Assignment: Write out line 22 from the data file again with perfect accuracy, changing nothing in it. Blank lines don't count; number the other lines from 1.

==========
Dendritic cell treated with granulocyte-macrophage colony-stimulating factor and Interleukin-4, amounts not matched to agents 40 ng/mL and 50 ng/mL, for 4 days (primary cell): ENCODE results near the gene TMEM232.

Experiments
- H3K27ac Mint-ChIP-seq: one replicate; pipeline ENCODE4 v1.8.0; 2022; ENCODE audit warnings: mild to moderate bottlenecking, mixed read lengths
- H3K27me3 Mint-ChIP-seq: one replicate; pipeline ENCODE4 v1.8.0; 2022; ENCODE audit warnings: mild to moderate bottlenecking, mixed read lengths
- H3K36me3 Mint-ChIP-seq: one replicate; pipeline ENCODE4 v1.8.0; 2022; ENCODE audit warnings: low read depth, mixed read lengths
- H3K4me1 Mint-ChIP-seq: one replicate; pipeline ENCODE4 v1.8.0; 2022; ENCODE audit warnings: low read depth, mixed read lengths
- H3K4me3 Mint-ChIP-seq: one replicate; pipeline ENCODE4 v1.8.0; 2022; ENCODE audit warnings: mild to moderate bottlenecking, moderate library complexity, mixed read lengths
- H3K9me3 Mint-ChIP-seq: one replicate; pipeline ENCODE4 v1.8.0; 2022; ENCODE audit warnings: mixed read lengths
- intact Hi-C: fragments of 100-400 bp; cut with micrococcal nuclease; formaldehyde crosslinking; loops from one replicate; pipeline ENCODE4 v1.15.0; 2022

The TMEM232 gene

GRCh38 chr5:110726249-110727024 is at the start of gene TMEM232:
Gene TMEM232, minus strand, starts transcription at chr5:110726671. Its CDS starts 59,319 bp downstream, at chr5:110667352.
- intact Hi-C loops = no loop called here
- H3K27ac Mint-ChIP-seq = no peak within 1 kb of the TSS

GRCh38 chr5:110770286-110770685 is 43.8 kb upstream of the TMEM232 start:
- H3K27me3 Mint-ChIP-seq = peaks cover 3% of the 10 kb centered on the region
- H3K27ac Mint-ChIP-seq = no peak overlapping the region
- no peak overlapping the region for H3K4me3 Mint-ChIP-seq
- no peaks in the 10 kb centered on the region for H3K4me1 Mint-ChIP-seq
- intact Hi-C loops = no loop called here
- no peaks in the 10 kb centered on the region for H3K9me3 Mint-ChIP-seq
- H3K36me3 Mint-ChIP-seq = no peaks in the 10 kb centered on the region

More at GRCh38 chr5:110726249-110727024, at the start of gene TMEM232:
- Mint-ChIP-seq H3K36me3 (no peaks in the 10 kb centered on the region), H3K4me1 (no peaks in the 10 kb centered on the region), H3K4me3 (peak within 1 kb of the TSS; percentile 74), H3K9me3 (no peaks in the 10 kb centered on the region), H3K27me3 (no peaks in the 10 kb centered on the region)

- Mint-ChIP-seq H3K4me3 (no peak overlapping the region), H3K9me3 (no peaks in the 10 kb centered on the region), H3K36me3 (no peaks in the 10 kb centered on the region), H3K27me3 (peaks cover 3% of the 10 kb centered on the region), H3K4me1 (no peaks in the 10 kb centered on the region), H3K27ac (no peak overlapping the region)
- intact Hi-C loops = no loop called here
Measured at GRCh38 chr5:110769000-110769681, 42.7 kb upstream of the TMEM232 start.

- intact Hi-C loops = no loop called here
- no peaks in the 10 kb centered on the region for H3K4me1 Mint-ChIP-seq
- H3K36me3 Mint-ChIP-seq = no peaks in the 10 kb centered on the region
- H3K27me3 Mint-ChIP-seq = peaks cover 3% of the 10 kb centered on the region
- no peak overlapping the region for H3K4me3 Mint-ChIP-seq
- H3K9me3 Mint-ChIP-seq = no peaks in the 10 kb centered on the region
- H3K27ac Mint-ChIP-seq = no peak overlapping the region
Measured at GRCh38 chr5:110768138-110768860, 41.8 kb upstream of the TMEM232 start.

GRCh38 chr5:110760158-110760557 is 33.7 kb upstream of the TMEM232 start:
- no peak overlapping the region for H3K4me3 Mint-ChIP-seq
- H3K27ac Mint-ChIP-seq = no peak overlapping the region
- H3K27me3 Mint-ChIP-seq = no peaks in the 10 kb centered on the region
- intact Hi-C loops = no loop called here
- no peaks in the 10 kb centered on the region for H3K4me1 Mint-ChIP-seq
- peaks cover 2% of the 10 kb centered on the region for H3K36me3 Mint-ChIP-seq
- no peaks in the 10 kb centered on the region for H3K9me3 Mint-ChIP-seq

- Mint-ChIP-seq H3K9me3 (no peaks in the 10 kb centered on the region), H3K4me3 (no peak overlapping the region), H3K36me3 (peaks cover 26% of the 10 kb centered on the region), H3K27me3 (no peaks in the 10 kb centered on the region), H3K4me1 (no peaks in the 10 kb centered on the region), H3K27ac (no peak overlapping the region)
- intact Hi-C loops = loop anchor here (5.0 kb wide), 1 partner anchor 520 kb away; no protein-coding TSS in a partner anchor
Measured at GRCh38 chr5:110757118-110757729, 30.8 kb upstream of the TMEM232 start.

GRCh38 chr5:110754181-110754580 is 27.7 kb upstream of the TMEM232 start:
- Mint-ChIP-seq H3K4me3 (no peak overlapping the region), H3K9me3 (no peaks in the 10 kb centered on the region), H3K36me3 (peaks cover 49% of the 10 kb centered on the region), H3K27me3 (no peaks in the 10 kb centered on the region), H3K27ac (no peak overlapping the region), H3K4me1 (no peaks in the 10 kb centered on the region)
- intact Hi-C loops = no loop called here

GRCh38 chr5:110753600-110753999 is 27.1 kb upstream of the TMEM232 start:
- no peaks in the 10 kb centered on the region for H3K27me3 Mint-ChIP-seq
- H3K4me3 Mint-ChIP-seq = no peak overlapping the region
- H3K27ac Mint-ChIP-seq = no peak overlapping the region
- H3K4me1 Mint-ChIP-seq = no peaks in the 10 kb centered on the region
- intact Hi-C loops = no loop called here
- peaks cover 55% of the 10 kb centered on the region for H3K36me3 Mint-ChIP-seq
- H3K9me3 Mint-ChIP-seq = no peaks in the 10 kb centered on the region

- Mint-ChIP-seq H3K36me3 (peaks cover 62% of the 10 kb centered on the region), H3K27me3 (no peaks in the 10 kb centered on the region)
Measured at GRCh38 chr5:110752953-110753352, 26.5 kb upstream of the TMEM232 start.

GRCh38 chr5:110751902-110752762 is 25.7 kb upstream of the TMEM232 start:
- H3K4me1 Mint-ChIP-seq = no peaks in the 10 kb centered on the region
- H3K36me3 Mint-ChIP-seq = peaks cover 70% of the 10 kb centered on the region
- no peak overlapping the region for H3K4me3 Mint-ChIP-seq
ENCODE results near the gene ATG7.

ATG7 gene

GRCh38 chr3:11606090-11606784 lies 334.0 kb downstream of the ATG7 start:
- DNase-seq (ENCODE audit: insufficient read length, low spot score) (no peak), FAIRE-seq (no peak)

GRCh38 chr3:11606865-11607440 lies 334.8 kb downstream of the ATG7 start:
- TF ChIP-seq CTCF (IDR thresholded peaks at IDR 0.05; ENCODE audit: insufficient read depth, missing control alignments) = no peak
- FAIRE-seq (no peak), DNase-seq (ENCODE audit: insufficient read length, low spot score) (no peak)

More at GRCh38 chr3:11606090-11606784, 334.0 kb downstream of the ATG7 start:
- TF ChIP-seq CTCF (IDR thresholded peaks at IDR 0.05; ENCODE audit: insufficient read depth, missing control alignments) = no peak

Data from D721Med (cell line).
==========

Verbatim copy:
- H3K36me3 Mint-ChIP-seq = no peaks in the 10 kb centered on the region